Christoph Langhammer is exploring boundaries. But they are not external boundaries; they are internal ones – inside the nanoparticles he is building to create high-speed ultra-sensitive hydrogen gas sensors. The materials behave differently at the boundaries. He wants to exploit these traits to improve the particles.
Professor of Chemical Physics
Wallenberg Academy Fellow 2016
Chalmers University of Technology
Nanotechnology, materials science, nanoplasmonics
As society is moving away from fossil-based energy, hydrogen gas is likely to be a key player. The gas is a clean fuel: if it is used in a fuel cell to produce electricity, the only by-product is water. But it has one major drawback: when hydrogen mixes with air, it becomes highly flammable. Leaks have to be detected quickly, so the need for hydrogen gas sensors will rise dramatically in the future. This has become a central topic in Langhammer’s research, although, in fact, he is mostly engaged in fundamental research in nanomaterials science.
“Over the past year interest in hydrogen has soared, not least in the EU, and more and more people are starting to realize that current hydrogen sensors are not good enough – and that sensors of this kind will be needed everywhere,” Langhammer says.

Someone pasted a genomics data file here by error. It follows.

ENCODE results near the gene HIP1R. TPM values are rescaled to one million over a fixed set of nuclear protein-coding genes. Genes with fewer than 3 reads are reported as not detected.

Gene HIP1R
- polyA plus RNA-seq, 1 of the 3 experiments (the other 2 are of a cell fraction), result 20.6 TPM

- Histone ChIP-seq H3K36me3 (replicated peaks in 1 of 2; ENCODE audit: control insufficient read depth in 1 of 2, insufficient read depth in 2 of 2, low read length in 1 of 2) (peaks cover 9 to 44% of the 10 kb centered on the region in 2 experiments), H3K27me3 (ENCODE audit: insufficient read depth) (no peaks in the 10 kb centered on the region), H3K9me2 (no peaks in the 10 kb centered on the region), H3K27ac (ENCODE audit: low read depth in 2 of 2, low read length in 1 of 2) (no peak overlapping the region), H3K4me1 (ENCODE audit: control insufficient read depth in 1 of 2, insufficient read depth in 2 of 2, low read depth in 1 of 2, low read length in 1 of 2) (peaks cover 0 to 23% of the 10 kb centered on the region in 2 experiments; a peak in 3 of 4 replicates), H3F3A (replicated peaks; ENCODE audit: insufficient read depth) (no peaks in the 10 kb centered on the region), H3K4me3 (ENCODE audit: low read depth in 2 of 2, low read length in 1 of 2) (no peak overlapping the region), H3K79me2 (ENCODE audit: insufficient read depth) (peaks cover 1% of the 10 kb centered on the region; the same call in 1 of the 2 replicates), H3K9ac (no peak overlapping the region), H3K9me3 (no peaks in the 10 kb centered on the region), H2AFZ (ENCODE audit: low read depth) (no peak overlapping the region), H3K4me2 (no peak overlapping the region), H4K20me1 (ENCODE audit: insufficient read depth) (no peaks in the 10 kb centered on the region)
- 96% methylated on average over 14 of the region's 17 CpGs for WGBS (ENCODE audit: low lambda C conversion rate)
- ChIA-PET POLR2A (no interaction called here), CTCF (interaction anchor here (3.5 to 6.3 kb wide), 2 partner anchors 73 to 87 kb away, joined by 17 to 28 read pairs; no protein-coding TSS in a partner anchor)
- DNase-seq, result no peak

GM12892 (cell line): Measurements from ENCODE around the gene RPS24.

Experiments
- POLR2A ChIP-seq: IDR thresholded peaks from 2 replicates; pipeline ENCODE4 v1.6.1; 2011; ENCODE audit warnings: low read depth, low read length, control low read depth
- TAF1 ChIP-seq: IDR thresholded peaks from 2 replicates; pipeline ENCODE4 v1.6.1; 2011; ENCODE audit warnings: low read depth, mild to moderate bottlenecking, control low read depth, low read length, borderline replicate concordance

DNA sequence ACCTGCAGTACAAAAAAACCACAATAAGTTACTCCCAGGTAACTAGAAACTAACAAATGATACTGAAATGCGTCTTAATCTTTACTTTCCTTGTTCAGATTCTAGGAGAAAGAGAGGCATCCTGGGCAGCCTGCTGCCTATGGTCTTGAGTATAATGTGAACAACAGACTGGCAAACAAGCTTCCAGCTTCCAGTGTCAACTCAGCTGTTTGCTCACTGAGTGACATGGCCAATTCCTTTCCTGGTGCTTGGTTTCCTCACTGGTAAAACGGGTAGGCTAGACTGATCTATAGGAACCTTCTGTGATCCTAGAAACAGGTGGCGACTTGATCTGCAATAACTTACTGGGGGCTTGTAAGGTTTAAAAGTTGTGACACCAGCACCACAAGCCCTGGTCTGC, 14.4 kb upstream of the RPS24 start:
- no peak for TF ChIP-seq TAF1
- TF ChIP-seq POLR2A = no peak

His work is localized in a research area called nanoplasmonics, which exploits the ability of light to interact with metallic nanoparticles. The light causes electrons to oscillate, creating plasmon resonance, which in turn can be used in sensors, for instance.
Gold is by far the most-used metal in this field, but Langhammer’s research team searched for alternatives, and managed to create nanoparticles from alloys of palladium and other noble metals. Palladium is good at absorbing hydrogen. When hydrogen atoms penetrate the particle, its volume and electronic structure change slightly, as does the plasmon resonance. This signals that hydrogen is present essentially as a small change in the color of the particle.
Grain boundaries allow hydrogen to move faster
The palladium sensor project was a great success. But Langhammer also discovered something else, which he now intends to study using the extended grant he has received as a Wallenberg Academy Fellow.
“This grant gives me the chance to remain at the international forefront of my research field – to be someone who others are inspired by. It’s fantastic.”
The alloyed nanoparticles consist of numerous minute crystallites, which also are known as grains. At the interface between such grains the material exhibits special properties. It is already known that conductivity, for example, is different at the grain boundaries. But Langhammer and his colleagues saw something else.
“We discovered that hydrogen diffuses extremely quickly at the grain boundaries – faster than in the rest of the crystal. Now I want to see how the boundaries affect hydrogen absorption in nanoparticles and how the boundary structure is affected by particle composition. I hope that by optimizing the grain boundaries of the particles, we will eventually be able to make even faster sensors.”